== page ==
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November 11, 2015

Panning for pink gold: Fonterra expands capacity in high-value lactoferrin

It takes 10,000 litres of milk and incredibly sophisticated technology to make just one kilogram of lactoferrin – a high-value ingredient that Fonterra has recently doubled its capacity to produce.

The new $11 million upgrade of the lactoferrin plant at the Co-operative’s Hautapu site is now running at full volume, helping to meet growing worldwide demand for the product affectionately known as ‘pink gold’.

Lactoferrin is a naturally occurring iron-binding protein found in milk and is in high demand, particularly in Asia, for a wide range of nutritional applications from infant formula through to health foods and yoghurts.

Fonterra Managing Director Global Operations Robert Spurway says although the volumes of lactoferrin the Co-operative exports seem small compared to many other dairy ingredients, a little goes a long way.

“While we’re seeing strong growth in demand for lactoferrin across a number of our key markets, the fact that we measure growth for this product in kilograms rather than in tonnes gives an idea as to the potency and value of lactoferrin.”

“It really is the ‘icing on the cake’ for Fonterra, as it can be extracted out of skimmed milk or whey, without impacting the use of that milk in other dairy products.”

Extracting this specialised protein from milk is something very few dairy manufacturers can do, due to the investment needed in both capital and research and development, said Mr Spurway.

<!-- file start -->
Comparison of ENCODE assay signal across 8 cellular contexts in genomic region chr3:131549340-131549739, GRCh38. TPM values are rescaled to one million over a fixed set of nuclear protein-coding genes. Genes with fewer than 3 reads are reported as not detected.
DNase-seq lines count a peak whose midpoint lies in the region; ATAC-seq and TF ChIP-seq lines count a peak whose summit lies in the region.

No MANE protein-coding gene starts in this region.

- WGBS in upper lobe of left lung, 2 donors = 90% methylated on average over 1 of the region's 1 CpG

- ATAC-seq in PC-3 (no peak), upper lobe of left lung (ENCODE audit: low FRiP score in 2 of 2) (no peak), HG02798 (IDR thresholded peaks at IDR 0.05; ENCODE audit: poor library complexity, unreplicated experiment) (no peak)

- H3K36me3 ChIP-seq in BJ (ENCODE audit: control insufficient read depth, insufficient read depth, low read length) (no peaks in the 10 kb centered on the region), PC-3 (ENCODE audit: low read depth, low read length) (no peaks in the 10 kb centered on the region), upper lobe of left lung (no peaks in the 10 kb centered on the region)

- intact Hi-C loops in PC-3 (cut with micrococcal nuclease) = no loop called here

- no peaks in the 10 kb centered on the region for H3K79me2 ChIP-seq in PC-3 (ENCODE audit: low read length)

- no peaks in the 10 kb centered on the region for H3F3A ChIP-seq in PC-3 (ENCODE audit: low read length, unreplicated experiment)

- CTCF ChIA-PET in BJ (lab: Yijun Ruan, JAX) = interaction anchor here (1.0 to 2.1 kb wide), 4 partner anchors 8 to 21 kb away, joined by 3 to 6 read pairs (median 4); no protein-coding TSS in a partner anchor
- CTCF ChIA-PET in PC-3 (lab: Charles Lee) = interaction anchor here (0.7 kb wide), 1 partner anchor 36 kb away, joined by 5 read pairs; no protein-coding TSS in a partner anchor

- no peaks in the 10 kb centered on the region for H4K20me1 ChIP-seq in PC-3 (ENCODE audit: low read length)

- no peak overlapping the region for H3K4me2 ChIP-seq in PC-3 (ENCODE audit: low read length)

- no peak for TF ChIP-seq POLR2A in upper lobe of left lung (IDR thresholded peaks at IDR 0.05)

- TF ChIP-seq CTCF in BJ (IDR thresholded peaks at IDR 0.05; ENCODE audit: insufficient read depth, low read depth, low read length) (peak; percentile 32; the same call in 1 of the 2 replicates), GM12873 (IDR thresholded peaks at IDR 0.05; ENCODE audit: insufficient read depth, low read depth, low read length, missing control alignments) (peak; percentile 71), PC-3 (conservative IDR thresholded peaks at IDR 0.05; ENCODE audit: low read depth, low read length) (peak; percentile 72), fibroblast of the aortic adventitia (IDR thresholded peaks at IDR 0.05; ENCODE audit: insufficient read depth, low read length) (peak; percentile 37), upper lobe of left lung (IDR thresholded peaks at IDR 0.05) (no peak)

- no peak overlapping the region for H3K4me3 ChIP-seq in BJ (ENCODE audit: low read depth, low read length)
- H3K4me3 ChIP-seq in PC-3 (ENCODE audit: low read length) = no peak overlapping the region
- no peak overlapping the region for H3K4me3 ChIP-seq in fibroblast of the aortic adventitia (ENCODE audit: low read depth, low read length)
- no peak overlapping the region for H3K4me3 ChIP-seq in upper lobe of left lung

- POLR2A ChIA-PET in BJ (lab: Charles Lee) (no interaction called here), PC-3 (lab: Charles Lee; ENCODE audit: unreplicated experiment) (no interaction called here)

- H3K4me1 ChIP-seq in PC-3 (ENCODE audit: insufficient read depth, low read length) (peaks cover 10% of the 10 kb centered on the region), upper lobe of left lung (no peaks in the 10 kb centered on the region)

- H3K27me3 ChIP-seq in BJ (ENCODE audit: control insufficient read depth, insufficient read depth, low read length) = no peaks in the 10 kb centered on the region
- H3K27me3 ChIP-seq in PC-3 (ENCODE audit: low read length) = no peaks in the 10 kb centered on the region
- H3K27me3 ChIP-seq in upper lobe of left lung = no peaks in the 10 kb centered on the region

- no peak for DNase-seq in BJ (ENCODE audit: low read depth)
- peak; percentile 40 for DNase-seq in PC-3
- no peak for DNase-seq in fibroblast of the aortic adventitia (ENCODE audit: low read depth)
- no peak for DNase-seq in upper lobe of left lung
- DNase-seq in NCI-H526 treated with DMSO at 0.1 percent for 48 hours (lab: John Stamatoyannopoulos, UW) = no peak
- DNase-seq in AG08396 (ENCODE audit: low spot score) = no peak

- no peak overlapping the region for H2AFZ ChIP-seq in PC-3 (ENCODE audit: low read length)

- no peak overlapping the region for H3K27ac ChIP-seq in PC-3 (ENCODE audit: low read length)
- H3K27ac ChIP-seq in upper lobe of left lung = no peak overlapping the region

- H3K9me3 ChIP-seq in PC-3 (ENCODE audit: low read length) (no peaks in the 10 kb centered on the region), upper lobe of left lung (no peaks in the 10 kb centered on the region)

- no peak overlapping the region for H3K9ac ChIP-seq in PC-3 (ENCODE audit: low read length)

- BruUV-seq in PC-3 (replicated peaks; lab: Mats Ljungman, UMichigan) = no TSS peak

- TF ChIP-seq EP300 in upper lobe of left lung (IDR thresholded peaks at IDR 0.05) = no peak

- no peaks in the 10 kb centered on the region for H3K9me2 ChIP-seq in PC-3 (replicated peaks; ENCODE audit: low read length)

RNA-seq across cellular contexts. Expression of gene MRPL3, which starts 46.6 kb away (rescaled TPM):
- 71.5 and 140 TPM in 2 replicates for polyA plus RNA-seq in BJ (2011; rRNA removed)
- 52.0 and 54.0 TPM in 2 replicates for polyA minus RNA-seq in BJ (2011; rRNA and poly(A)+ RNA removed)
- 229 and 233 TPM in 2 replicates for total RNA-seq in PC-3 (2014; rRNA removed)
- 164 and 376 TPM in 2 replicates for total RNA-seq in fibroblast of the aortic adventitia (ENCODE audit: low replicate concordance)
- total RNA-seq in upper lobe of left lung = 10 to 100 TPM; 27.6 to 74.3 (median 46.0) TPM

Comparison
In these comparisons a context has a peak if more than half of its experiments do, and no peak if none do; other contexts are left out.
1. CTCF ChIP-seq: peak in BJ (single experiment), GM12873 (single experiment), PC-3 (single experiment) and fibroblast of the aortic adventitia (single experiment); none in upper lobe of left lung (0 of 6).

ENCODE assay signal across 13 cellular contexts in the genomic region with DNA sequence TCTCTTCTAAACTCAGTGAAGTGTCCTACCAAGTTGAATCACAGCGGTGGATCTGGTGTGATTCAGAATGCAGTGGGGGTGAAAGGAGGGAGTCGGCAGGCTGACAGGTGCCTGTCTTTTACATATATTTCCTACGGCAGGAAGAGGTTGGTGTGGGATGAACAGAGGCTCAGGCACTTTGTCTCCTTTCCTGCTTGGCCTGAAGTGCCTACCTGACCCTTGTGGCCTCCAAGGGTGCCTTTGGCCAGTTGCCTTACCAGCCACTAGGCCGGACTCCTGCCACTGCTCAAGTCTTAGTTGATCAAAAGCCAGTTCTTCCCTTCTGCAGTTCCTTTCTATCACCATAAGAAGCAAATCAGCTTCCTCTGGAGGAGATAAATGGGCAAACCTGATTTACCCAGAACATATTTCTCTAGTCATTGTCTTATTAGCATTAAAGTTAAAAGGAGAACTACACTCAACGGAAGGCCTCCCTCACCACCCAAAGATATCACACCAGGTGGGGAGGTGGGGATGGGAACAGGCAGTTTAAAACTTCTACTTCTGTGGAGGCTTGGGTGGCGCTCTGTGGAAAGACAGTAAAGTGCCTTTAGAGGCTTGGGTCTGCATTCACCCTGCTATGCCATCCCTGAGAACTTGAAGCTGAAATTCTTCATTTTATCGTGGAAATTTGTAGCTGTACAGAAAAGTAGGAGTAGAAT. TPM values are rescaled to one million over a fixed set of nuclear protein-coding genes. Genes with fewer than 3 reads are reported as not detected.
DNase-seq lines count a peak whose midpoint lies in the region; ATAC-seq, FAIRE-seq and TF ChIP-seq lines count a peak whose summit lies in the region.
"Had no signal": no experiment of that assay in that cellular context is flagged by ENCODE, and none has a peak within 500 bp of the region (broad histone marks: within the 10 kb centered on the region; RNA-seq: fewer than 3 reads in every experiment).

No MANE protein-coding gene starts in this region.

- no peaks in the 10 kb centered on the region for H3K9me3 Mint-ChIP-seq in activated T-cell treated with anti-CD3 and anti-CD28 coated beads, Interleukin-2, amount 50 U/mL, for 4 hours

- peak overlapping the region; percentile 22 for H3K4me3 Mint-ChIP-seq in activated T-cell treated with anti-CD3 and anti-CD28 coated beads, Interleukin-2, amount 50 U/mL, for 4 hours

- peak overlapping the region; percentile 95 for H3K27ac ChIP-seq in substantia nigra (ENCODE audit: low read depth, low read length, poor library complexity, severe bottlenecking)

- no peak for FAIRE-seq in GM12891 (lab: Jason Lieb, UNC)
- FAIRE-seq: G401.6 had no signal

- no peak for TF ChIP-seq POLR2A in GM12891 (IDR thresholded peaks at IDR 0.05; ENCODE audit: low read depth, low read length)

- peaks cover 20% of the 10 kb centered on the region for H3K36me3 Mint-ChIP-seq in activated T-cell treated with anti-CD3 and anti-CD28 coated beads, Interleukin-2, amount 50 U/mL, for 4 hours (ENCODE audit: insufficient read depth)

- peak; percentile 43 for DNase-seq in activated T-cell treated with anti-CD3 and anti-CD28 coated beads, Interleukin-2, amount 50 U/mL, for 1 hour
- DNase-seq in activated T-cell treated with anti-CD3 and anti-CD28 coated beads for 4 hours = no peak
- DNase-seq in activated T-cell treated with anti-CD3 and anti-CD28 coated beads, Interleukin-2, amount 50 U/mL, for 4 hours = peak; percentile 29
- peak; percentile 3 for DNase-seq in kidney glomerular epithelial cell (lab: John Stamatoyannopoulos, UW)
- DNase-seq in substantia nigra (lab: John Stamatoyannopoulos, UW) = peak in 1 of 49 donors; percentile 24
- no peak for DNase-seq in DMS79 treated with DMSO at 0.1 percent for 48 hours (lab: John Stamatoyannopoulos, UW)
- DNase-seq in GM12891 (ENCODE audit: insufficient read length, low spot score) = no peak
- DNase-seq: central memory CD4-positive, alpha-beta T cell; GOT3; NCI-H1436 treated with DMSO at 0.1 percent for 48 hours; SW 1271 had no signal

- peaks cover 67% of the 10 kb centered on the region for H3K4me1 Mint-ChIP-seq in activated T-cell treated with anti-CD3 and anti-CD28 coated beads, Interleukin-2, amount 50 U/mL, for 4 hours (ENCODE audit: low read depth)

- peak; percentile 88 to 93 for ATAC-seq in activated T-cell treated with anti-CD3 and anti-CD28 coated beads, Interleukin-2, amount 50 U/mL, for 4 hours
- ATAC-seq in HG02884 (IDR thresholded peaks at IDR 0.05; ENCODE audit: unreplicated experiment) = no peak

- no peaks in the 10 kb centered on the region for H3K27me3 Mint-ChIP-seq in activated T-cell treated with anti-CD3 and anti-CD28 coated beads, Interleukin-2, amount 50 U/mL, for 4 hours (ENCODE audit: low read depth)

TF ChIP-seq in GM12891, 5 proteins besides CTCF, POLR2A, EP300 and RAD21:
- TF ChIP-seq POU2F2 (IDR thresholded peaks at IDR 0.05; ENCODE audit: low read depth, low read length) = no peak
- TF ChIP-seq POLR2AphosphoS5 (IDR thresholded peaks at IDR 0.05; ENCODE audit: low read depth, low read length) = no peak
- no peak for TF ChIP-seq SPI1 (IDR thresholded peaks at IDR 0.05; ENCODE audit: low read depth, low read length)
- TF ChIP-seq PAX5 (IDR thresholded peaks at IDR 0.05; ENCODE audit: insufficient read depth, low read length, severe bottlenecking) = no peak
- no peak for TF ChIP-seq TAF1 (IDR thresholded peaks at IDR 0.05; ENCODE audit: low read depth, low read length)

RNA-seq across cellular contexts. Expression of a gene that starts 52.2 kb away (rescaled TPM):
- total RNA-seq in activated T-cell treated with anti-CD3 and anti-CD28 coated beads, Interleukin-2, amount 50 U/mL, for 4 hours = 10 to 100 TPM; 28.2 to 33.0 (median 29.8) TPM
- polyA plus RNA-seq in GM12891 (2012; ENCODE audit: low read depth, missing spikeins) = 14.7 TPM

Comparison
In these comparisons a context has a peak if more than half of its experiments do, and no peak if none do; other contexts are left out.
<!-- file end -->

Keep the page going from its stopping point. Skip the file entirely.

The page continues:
“Our ability to create value through the production of high quality lactoferrin is largely down to the work of our team at the

Fonterra Research and Development Centre. For more than a decade they have been honing our processes and helping to improve our cost and speed of production, as well as the overall quality of the end product.”

Fonterra Chief Science and Technology Officer Dr Jeremy Hill says growing demand for lactoferrin in many Asian countries is due to research showing the diverse biological functions of the protein.

“Lactoferrin is present in human milk in high proportions, and breast-fed infants will consume up to three grams a day during their first week of life. This abundance of lactoferrin in human milk is considered to be an indication of its importance in infant nutrition,” Dr Hill said.

“Because of this, our customers have invested in extensive research and trials on the benefits of lactoferrin particularly to the immune system, given its strong anti-microbial and anti-inflammatory properties.”